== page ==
Saving Private Ryan, by Albert W. Vogt III

What is one life worth? That is the question at the heart of Saving Private Ryan (1998). But if that is too esoteric for you, watch it again to see a young Vin Diesel as Private Caparzo. Would you believe that he was barely in his thirties when this film was released? And that he is now in his fifties? Time flies, does it not? But enough about the gravel voiced one’s age. As strange as it might sound for a movie about World War II and featuring so much death and destruction, Saving Private Ryan is a pro-life movie.

Saving Private Ryan starts off with the elder titular character (Harrison Young) visiting Normandy, and specifically the cemeteries holding the American soldiers who gave their lives in the Allied invasion of France. Yet, at first, we do not know who he is, or whose headstone before which he is standing. And then it cuts to the actual D-Day landings as Captain Miller (Tom Hanks) waits to hit Omaha Beach with the rest of his unit. The proceeding fight to get off that narrow strip of sand is one of the most intense battle scenes ever filmed. Truly. During the course of that battle, it is revealed that the three of the four Ryan brothers have perished, two in Normandy and one in the Pacific. In a poignant scene, their mother gets the news of the deaths of most of her sons on the same day. From there, the United States government decides to bring him the last son. The problem is that he has dropped with the 101st Airborne Division, and they are scattered all over the place. Thus Miller and his men are called upon to seek out Private Ryan and get him out of the war zone. This assigned task is made all the more harder by the fact that they have to wade through ongoing skirmishes throughout Normandy. Along the way, Miller’s cadre suffers a couple of casualties, which makes the rest question why they are going after one man specifically. After the death of T-4 Medic Wade (Giovanni Ribisi), their reluctance becomes near mutiny. Nonetheless, they finally locate Private Ryan (Matt Damon). Miller and his men are ready to leave, but Ryan wants to stay and complete his mission to protect a bridge. Of course, the Germans want to take this crossing for themselves, and they throw a number of men, tanks, and various other accoutrements of war at Miller’s squad and the collection paratroopers. Despite putting up a valiant defense, the Americans are eventually overwhelmed and pushed back to a last stand. Miller is one of the last to die, and just before slipping off this mortal coil he advises Private Ryan to “earn this.” Shifting back to modern times, Ryan tells the gravestone that he had been reminding himself of this every day since.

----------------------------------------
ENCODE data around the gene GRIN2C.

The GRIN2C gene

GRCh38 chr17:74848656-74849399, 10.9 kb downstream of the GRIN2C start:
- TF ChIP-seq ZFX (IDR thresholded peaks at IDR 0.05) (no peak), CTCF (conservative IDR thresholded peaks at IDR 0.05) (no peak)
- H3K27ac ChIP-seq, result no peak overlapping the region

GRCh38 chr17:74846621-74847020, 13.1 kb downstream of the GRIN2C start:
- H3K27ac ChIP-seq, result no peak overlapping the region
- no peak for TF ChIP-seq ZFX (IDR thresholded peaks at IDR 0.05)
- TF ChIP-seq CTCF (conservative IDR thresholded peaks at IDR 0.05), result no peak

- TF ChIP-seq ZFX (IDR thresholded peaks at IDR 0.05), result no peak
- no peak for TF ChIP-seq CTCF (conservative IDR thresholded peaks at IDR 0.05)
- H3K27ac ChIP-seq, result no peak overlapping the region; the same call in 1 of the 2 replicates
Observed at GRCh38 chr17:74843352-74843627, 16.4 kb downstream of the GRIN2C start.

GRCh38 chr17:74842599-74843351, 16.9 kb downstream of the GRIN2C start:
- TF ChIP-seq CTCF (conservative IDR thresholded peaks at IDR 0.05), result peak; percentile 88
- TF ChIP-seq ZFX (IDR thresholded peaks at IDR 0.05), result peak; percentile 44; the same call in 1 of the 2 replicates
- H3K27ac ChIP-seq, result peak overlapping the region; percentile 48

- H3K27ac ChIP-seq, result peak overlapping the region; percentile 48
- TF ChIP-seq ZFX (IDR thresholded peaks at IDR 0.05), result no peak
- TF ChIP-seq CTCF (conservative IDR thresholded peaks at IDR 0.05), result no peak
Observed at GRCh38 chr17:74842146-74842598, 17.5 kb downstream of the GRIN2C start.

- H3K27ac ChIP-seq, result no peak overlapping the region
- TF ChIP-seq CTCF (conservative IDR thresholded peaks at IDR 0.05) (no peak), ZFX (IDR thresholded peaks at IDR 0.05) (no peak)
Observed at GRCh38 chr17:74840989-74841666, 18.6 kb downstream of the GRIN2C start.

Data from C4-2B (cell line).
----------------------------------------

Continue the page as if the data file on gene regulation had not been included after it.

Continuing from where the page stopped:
It is a credit to Private Ryan that when Miller shows up and tells the young soldier that his brothers are dead and he is being sent back to the United States, that he also does not understand why this is happening. The history of warfare is replete with stories of men who, when faced with the prospect of living while so many of their comrades died, are uncomprehending. Saving Private Ryan is no exception in this regard. The response for the Psalm reading from today’s Mass says, “It is I who deal death and give life.” The “I” here is, of course, God. While that might seem like a macabre approach to Faith, whether you believe in God or not, we do not have control over the moment of our demise. There are also rewards for the Faithful, and the rest of the readings from today (including a couple of feast days) make this point clear. At any rate, given the number of loved ones with Ryan when he makes his emotional return to Normandy, he clearly did something right.

I suppose I could also talk about the character of Private Jackson (Barry Pepper) in Saving Private Ryan. He is the resident sharpshooter among Miller’s men, and as he lines up each shot he quotes Bible verses. One might think that he would be a natural to discuss in a blog such as The Legionnaire. However, the Catholic Faith does not condone violence, and despite Private Jackson’s words, He does not make people into “instruments of death.” That can only come by our own free will in deciding to obtain the training to be so lethal. What I find far braver is the scene during the fight on Omaha Beach where a Catholic priest, unarmed of course, goes from corpse to corpse reading Last Rites while machine gun bullets whiz around him.

There is no way around it: Saving Private Ryan is a tough watch. There is blood and gore, as much as you might expect from a graphic film set during one of the most famous moments of World War II. And get ready for most of the characters you follow throughout to die some pretty gruesome deaths. Yet there are touching moments too. When Miller arrives at the first village where paratroopers are holed up, there is a French family looking on from inside their blasted out home. They are afforded a good view as there are no walls left on one side of their abode. Sensing danger, they try to get the Americans to take their daughter, and her sorrowful cries tug at the heartstrings. It is no wonder that veterans of the battle who saw this when it was released were reported to have broken down into mournful sobs, and some had to leave the theater. But there is genuine heroism too, and that is worth something.

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